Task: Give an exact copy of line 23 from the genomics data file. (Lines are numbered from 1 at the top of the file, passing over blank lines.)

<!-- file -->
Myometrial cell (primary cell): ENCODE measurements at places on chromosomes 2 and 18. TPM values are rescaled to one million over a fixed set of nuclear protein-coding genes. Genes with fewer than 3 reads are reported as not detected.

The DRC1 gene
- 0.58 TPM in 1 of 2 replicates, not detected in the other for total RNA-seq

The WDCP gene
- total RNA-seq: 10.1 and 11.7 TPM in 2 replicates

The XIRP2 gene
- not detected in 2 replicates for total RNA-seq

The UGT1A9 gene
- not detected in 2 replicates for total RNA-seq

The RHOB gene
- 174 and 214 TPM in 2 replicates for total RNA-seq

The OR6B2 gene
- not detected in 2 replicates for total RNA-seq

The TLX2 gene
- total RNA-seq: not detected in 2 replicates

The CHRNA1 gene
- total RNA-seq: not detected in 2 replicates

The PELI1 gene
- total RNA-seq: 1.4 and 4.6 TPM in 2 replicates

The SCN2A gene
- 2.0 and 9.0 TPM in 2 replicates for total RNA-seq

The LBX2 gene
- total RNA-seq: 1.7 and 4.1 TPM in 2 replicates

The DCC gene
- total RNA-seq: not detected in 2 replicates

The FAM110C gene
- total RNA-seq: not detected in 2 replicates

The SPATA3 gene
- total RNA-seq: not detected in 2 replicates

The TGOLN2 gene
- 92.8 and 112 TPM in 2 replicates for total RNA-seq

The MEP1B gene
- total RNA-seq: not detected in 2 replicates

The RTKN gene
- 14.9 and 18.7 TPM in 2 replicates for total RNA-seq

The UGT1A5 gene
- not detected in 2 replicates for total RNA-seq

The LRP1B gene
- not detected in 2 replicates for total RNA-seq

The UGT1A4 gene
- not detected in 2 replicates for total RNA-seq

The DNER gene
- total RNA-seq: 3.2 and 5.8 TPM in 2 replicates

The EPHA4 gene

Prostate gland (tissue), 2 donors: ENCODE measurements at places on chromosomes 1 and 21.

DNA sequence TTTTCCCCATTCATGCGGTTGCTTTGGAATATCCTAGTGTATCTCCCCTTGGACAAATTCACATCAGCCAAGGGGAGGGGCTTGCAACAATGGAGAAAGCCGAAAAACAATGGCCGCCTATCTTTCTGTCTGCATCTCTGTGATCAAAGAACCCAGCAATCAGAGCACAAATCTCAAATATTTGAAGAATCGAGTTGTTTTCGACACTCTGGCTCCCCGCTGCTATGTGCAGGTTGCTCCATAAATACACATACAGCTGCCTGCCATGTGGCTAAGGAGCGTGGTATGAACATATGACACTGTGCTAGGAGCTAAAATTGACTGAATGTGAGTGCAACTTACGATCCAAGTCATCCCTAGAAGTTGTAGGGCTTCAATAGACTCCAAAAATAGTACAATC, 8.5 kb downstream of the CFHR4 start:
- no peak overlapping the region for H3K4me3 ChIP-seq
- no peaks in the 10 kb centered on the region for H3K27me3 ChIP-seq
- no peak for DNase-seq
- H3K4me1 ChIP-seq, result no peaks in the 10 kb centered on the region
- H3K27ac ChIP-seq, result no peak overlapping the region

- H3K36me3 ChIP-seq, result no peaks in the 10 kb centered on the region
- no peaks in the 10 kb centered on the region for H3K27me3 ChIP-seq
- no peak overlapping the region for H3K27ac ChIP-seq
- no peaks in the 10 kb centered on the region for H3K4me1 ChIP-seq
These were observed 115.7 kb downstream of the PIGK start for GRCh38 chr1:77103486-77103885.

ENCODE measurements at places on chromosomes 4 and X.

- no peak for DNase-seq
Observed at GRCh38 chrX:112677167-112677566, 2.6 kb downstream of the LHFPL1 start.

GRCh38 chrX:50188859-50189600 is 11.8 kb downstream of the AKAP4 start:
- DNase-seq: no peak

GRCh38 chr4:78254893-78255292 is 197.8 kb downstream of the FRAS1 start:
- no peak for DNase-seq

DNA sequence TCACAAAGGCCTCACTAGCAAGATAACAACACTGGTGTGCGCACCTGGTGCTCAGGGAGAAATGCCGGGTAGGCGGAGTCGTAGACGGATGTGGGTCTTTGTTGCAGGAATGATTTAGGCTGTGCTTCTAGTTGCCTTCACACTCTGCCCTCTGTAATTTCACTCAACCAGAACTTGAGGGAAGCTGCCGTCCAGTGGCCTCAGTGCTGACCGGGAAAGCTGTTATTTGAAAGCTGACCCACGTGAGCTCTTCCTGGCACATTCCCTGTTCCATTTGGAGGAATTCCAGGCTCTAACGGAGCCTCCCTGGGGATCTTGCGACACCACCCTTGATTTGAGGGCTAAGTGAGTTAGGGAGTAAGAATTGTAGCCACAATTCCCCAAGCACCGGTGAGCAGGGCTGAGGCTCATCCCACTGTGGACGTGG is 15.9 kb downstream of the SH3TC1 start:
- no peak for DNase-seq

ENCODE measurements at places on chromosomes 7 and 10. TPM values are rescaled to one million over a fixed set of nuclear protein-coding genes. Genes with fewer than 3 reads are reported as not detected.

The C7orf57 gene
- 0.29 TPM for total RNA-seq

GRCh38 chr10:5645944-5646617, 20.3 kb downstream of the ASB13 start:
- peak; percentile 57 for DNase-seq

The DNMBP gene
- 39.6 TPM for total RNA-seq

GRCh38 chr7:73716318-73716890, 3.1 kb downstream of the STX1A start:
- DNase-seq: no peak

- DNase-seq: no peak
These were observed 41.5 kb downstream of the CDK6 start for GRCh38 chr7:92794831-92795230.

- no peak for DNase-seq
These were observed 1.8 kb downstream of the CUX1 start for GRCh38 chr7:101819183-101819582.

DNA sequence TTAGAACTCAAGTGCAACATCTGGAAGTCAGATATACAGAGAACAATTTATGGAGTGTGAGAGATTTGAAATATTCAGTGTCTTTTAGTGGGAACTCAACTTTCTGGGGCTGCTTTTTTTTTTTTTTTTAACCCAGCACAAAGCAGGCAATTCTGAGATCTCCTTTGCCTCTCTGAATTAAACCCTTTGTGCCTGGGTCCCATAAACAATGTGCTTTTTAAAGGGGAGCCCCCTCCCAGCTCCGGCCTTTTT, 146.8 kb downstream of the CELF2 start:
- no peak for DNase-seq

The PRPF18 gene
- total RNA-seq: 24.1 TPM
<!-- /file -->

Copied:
- total RNA-seq: 1.7 and 4.1 TPM in 2 replicates